Thus embittered against the allies, it was only with great reluctance, and after a long and bitter struggle, that Louis XVIII. consented to the demands made by the allies in behalf of the family of Napoleon. But the Emperor Alexander kept his word; he defended the rights of the Queen of Holland and her children against the ill-will of the Bourbons, the dislike of the royalists, and the disinclination of the allies, alike. The family of the emperor owed it to him and to his firmness alone that the article of the treaty of the 11th of April, in which Louis XVIII. agreed “that the titles and dignities of all the members of the family of the Emperor Napoleon should be recognized, and that they should not be deprived of them,” remained something more than a mere phrase.
It was only after repeated efforts that the emperor at last succeeded in obtaining for Hortense, from Louis XVIII., an estate and a title, that secured her position. King Louis finally yielded to his urgent solicitations, and conferred upon Hortense the title of Duchess of St. Leu, and made her estate, St. Leu, a duchy.
But this was done with the greatest reluctance, and only under the pressure of the king’s obligations to the allies, who had given him his throne; and these obligations the Bourbons would have forgotten as willingly as the whole period of the revolution and of the empire.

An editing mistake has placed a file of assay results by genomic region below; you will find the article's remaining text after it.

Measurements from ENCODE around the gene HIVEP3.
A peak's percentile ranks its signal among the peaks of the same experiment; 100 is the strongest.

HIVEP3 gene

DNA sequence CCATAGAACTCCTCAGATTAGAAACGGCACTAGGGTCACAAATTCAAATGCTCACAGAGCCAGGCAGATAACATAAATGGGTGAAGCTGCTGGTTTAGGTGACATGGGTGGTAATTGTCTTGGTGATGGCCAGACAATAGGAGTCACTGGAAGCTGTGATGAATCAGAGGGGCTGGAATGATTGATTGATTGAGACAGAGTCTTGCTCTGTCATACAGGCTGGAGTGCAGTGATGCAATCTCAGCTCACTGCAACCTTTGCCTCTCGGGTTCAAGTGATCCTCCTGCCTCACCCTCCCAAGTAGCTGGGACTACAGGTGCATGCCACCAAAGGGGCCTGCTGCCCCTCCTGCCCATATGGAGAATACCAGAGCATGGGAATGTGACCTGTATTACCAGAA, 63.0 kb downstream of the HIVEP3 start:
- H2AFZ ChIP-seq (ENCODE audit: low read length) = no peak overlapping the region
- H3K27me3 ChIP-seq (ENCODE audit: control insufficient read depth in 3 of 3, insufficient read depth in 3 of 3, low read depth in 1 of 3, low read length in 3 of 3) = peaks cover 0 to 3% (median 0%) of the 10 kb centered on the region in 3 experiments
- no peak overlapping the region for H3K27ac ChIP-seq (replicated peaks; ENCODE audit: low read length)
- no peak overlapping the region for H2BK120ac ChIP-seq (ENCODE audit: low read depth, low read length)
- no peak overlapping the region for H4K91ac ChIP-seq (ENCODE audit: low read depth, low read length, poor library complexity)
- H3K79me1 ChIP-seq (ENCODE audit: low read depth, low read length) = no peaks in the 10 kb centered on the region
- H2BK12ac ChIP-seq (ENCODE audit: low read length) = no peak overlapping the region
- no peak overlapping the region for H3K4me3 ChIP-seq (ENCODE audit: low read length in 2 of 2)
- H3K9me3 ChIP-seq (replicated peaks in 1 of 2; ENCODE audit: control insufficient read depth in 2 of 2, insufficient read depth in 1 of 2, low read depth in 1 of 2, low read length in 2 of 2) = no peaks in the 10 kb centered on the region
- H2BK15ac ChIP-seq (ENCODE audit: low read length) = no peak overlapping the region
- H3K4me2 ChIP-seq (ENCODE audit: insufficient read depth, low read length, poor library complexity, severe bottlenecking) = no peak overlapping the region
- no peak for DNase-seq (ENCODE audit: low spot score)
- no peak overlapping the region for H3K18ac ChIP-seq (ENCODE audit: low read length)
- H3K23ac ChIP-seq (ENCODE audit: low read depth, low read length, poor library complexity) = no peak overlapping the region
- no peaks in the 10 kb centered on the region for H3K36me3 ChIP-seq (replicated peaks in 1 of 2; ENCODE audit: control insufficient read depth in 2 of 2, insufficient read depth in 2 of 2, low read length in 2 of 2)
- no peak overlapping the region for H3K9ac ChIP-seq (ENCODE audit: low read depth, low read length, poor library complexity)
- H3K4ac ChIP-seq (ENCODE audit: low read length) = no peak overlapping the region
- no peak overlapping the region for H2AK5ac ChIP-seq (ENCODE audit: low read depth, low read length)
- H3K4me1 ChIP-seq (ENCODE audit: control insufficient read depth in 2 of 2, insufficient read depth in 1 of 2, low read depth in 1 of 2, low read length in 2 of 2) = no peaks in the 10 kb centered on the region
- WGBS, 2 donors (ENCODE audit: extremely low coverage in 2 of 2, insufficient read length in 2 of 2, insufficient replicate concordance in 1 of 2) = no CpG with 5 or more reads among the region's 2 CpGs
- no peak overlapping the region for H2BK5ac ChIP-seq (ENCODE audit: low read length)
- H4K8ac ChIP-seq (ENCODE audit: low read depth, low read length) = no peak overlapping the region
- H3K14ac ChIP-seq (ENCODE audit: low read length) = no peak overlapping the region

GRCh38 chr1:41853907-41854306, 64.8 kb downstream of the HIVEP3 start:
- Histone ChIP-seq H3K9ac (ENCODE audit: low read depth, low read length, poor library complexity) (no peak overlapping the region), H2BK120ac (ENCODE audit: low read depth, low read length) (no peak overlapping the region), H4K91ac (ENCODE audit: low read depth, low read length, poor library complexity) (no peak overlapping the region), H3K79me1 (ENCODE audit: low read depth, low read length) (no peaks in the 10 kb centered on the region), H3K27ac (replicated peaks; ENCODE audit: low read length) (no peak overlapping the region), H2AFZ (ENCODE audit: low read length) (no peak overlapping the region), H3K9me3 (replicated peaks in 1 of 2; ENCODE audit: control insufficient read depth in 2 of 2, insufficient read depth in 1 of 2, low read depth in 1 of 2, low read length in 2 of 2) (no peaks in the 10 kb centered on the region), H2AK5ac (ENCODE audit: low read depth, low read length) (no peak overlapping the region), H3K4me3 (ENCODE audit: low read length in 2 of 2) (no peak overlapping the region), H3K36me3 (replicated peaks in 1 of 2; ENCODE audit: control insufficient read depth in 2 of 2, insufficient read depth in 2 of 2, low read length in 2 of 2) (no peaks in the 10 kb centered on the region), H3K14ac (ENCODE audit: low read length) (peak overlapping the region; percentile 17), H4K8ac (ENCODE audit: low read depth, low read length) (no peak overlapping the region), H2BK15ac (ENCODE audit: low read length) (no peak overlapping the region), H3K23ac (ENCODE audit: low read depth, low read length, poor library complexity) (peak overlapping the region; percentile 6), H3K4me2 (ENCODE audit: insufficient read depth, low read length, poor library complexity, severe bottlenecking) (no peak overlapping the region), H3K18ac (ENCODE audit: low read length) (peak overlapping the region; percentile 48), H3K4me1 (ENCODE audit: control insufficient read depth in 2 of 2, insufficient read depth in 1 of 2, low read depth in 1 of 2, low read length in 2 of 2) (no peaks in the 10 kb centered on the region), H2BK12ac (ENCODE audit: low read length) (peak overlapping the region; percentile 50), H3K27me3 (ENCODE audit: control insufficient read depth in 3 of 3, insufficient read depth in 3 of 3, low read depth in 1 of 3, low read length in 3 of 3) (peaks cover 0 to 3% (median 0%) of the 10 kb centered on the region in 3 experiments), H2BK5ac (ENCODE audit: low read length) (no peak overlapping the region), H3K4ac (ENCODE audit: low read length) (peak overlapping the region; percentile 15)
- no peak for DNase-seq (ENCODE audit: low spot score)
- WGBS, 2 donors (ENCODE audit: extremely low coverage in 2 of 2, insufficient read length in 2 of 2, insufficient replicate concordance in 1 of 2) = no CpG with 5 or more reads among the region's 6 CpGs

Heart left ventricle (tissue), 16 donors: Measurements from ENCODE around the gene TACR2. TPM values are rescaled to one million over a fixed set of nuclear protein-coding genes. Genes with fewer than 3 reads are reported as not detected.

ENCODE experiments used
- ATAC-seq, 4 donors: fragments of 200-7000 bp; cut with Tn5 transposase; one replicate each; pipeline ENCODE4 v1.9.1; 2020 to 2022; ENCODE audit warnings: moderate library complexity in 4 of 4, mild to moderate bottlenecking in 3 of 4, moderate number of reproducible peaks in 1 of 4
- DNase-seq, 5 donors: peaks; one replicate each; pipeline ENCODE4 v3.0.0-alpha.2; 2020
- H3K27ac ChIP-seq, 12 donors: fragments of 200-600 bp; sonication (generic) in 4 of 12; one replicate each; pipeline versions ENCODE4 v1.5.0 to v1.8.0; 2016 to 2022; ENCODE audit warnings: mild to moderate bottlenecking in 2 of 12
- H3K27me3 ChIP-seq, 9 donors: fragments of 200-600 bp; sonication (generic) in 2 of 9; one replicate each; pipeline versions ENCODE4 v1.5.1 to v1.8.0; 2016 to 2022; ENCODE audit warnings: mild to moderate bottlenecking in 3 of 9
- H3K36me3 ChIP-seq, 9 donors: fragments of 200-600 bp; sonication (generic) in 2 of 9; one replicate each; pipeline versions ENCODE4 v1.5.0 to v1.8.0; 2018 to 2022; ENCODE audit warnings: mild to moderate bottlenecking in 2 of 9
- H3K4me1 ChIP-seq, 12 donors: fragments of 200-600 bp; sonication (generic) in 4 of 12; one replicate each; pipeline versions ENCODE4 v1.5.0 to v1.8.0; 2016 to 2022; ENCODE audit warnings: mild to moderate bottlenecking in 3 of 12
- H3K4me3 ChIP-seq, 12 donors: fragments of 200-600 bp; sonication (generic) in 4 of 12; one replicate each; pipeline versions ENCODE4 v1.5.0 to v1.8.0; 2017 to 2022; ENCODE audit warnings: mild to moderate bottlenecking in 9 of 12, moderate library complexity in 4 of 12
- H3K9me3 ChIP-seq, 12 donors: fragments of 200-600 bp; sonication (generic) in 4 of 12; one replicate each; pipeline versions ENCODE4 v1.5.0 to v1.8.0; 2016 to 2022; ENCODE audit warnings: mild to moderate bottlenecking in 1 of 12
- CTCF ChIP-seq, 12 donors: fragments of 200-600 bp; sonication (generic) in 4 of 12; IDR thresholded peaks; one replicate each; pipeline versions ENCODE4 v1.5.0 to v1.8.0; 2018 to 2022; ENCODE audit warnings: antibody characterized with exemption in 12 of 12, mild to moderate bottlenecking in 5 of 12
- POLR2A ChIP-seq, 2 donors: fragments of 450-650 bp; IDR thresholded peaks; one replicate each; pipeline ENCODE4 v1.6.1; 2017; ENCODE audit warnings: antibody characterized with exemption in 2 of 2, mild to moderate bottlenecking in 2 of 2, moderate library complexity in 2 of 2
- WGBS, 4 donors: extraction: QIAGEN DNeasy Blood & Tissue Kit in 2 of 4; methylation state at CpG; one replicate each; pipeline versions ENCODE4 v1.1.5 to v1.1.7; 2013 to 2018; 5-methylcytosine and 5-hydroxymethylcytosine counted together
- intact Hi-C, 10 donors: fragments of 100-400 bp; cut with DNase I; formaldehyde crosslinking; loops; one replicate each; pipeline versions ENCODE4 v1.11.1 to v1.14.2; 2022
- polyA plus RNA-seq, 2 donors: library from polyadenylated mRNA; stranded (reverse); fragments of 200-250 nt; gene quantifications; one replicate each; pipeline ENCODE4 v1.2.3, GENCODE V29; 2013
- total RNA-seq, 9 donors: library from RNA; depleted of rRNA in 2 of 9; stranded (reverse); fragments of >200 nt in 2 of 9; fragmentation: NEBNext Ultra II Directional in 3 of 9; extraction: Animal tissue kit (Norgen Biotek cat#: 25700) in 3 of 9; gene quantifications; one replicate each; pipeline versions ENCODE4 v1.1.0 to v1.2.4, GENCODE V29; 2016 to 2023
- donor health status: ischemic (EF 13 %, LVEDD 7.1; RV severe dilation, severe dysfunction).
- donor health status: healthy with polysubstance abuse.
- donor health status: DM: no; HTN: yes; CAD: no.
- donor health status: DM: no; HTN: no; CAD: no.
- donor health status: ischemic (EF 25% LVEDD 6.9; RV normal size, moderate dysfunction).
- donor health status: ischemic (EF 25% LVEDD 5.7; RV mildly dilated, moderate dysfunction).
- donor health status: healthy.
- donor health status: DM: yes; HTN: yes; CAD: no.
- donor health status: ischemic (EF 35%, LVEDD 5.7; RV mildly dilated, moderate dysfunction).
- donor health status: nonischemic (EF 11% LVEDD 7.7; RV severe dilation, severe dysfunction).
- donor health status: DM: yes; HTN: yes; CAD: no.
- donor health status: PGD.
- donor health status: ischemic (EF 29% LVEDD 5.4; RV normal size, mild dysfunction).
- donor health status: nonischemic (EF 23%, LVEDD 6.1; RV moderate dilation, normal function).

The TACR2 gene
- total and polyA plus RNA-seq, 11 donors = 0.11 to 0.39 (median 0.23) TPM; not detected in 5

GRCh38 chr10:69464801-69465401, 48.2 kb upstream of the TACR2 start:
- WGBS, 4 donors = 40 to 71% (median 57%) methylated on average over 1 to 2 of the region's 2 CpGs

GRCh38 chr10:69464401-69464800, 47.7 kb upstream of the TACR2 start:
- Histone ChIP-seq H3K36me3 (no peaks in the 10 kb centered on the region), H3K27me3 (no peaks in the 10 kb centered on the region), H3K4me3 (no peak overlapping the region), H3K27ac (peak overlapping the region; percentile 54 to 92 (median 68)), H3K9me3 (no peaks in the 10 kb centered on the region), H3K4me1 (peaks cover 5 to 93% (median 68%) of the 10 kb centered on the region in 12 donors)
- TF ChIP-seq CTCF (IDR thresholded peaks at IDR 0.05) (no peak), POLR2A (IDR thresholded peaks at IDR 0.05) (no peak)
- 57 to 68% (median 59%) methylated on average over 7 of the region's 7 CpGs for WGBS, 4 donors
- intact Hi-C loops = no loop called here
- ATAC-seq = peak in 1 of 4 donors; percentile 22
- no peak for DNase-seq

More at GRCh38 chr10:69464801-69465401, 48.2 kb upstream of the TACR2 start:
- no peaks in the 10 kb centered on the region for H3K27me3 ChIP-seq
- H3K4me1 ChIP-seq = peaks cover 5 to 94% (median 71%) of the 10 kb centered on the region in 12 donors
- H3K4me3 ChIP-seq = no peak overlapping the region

For the Bourbons seemed but to have awakened from a long sleep, and were not a little surprised to find that the world had progressed in the meanwhile.
According to their ideas, every thing must have remained standing at the point where they had left it twenty years before; and they were at least determined to ignore all that had happened in the interval. King Louis therefore signed his first act as in “the nineteenth” year of his reign, and endeavored in all things to keep up a semblance of the continuation of his reign since the year 1789. Hence, the letters-patent in which King Louis appointed Hortense Duchess of St. Leu were drawn up in a manner offensive to the queen, for they contained the following: “The king appoints Mademoiselle Hortense de Beauharnais Duchess of St. Leu.”
The queen refused to accept this title, under the circumstances, and rejected the letters-patent. It was not until the czar had angrily demanded it, that M. de Blacas, the king’s premier, consented to draw up the letters-patent in a different style. They read: “The king appoints Hortense Eugenie, included in the treaty of the 11th of April, Duchess of St. Leu.” This was, to be sure, merely a negative and disguised recognition of the former rank of the queen; but it was, at least no longer a degradation to accept it.
The Viceroy of Italy, the noble Eugene—who was universally beloved, and who had come to Paris, at the express wish of the czar, to secure his future—occasioned the Bourbons quite as much annoyance and perplexity.
The king could not refuse to recognize the brave hero of the empire and the son-in-law of the King of Bavaria, who was one of the allies; and, as Eugene desired an audience of the king, it was accorded him at once.